Movie review: I am your man
germany I am your man is the mashup we never knew we needed: the sci-fi romantic comedy. He manages to be smart, witty, and, yes, even romantic, all while exploring a love affair between a stuck archaeologist and a handsome robot. Along the way, the archaeologist begins to question his own feelings about romance and love – and we in the audience do the same.
Alma (Maren Eggert) thinks she’s done with love. She’s just gotten out of a bad breakup and, to make matters worse, her ex has a serious new girlfriend. She’s going to bury herself in her studies of cuneiform metaphors and not bother with all of these embarrassing emotional things. But then her boss gives her an opportunity that she cannot refuse: he will provide her with additional money for her research if she agrees to participate in an experiment: for three weeks she will live with a robot, designed for be her. perfect match. At the end of the three weeks, she will report not only on the robot’s effectiveness, but also on the ethical ramifications of allowing these robots to live among us, perhaps even to marry.
Not only is she skeptical, she is bordering on mortified. Especially when she meets the robot, Tom (Dan Stevens), and he’s incredibly handsome, slim and blue-eyed and dapper, built to his exact specifications.
“Your eyes are like two mountains I could sink into,” he told her, making her roll his eyes.
But here’s the catch: these humanoid robots are adaptive. As their whole mission is to please their partner, they learn as they go. Tom quickly learns that Alma doesn’t like mushy feelings or even things like bubble baths studded with rose petals.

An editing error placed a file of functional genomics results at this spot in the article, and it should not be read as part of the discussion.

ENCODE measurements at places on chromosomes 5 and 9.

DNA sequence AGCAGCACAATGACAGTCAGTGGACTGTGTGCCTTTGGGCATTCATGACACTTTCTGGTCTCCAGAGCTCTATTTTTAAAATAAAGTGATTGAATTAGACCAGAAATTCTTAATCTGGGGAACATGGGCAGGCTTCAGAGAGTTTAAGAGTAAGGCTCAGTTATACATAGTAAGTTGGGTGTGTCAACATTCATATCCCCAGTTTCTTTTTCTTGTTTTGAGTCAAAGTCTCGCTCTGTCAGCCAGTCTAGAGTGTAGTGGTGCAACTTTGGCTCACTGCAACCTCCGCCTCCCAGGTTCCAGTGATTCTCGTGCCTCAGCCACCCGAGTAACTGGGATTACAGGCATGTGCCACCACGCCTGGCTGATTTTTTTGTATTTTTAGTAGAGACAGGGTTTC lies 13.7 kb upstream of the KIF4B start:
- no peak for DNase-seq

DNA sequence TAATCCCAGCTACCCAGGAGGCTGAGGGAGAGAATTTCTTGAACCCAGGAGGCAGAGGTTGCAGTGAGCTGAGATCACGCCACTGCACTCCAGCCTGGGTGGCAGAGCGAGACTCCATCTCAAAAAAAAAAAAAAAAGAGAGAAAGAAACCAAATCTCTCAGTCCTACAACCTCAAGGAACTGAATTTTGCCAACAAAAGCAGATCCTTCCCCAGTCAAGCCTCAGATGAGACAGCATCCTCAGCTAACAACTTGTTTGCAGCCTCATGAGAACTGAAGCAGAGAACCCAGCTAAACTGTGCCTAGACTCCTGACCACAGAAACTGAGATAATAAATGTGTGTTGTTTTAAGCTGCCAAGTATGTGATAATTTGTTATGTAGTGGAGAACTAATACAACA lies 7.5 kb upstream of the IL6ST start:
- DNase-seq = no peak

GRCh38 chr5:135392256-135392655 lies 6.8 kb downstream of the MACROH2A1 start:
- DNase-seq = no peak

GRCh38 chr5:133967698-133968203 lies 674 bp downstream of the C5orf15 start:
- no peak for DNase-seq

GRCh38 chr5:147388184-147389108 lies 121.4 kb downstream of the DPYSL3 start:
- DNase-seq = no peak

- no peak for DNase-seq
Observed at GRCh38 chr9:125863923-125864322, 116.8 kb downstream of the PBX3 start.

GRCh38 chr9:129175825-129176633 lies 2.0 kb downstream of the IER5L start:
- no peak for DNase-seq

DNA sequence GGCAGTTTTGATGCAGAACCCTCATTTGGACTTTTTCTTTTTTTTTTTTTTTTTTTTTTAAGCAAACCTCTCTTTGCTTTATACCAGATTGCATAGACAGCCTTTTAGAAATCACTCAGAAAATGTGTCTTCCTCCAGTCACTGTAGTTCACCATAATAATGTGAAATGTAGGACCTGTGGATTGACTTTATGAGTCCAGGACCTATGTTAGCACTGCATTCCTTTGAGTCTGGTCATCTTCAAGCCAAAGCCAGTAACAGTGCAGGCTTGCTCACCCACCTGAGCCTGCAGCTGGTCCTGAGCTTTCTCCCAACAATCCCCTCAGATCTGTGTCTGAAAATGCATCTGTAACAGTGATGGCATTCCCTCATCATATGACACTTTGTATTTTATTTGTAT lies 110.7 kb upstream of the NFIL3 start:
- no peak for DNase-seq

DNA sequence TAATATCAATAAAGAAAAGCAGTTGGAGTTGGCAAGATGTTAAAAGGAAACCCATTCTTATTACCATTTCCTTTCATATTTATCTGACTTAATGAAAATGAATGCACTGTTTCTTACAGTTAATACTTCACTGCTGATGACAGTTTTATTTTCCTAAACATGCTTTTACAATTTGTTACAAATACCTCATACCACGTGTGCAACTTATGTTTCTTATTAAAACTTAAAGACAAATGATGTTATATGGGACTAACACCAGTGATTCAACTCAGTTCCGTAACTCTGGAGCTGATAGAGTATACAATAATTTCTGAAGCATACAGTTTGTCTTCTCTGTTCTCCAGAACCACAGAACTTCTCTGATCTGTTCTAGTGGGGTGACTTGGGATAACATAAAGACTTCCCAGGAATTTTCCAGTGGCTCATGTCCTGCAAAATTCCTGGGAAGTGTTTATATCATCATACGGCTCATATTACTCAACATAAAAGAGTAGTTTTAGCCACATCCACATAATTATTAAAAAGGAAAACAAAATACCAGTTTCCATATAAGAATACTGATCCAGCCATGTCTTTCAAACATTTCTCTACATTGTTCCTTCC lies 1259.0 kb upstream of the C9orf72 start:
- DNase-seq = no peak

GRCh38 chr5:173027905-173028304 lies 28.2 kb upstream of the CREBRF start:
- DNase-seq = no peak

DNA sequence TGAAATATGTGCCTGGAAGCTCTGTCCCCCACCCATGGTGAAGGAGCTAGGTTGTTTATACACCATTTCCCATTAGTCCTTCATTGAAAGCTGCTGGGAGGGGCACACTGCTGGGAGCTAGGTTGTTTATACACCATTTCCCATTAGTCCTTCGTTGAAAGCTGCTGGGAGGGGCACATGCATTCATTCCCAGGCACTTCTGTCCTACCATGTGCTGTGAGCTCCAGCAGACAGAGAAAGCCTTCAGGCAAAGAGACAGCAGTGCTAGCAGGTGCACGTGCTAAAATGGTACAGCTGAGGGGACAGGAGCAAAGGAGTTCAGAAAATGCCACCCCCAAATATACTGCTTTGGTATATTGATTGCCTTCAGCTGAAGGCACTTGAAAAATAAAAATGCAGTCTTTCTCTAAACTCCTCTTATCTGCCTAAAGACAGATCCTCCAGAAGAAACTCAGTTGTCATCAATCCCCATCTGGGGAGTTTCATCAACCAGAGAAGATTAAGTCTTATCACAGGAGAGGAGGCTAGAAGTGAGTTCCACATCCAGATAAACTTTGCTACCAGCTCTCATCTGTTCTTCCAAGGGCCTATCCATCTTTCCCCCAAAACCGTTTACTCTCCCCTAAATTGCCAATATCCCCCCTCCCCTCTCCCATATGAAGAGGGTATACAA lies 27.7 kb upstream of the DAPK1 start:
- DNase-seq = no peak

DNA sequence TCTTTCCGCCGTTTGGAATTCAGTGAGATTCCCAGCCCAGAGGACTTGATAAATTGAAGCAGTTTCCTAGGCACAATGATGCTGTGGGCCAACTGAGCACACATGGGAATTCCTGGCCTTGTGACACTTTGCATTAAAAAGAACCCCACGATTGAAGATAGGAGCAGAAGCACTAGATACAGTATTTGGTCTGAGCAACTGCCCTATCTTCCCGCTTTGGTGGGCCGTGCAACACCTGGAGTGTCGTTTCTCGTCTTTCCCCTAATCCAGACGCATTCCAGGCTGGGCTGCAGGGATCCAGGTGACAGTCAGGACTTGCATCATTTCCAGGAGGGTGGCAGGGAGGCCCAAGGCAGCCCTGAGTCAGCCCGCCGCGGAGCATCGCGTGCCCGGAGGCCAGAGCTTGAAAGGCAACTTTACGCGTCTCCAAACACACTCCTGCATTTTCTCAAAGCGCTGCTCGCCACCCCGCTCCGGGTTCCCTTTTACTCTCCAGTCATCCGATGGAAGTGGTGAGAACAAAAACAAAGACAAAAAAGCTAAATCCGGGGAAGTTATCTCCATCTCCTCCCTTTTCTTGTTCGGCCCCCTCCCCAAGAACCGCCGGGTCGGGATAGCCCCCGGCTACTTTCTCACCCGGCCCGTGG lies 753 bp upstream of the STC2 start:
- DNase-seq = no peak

“93% of women dream of it,” said Tom, puzzled at first.
“Guess what percentage I’m in? She retorts.
Soon Tom understands. Less displays of affection, more interest in Alma’s work. We talk less about romance and more discussions about philosophy.
And Alma – and we – are starting to crack.
The truth is, I was as supportive of Tom and Alma as I ever was for any couple in a traditional romantic comedy.
Yes, sure, it helps that Tom is played by Stevens, but then again, no one is going to be ordering a schlubby robot (or heck, maybe they are… it takes all kinds of them). Tom may not be human, but he wants something – one thing, in fact – to be loved by Alma. This is the key to its appeal (fiction writing 101, make your protagonist want).
But, of course, Tom isn’t human and, as Alma mumbles bitterly at one point, when she talks to him, she’s actually alone, talking to herself.
Both performances are excellent here, Stevens making Tom extremely attractive without ever appearing too much Human. And Eggert is convincingly closed and pungent, until she reluctantly succumbs to Tom’s charms.
Director Maria Schrader really does a trick here by creating a film that looks like a confection, but actually grapples with some serious themes. Unlike Spike Jonze Her, which explored man’s growing dependence on technology, I am your man is more an exploration of the nature of happiness and desire and the meaning of love. Is Happiness More Important Than Human Connection? Or can true happiness only be achieved through human bond?
Pretty heavy stuff for a romantic comedy.
I am your man opens Friday October 1st at the Charles Theater.